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The disciplined lifestyle of a Cistercian monk is structured by a steadfast routine. The first prayer starts well before sunrise. A simple breakfast follows, maybe toast and jam, before the next prayer begins. Afterwards, solitary scripture reading occupies the time leading up to the main prayer of the day. By 10 AM or so, it’s time to do some chores. Maybe you’d have a shift doing laundry for the other brothers or performing some repairs around the monastery. Or perhaps, if you resided at one of a select few abbeys of the Trappist sub-group, you’d fill the time between Mass and dinner dumping malted barley into a mash tun full of what will soon become some of the world’s most highly regarded beer. For hundreds of years monks have sustained their way of life financially through the sale of handmade goods, beer included. Unchanged for many years, the Trappist brewing community was content with brewing a select few beers and brewing them well. Through a recent flurry of activity, however, they have made their high-quality ales more relevant than ever before.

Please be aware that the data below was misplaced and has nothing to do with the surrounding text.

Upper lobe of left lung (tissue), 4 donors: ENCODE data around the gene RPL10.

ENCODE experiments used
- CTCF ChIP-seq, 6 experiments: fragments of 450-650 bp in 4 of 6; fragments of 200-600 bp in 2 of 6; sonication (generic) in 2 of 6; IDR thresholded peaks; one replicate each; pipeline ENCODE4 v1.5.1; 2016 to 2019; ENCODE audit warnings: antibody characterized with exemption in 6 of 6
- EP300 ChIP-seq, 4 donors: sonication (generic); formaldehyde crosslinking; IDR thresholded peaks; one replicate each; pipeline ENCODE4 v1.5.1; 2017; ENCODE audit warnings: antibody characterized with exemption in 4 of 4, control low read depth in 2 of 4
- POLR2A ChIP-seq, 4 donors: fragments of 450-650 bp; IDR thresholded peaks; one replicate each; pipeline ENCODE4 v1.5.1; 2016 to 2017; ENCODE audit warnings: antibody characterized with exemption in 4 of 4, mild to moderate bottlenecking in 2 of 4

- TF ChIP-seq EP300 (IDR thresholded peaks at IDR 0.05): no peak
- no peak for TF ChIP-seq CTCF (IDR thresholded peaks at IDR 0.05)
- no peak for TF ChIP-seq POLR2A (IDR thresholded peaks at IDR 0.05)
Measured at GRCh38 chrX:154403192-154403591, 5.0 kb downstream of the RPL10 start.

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“Gimme a lager.” Where I’m from, speaking this phrase at your average neighborhood drinking establishment results in a very specific response: a glass of Yuengling Traditional Lager placed in front of you. No options listed, no questions asked, just lager. To us native Philadelphians, the word lager is just shorthand to refer to the most popular beer from America’s oldest brewery. The real definition and expansive reach of the style are unknown by many.

This isn’t just a Philadelphia problem. Across the country, the word “lager,” and most especially the sub-style pilsner, conjures up images of cheap beer in cans from big name corporate brands. But lager brewing at its full potential is much more. In fact, the lager brewing process has been responsible for some of the most richly flavored, deeply layered, and perfectly balanced beers ever made. But what is a lager, anyway?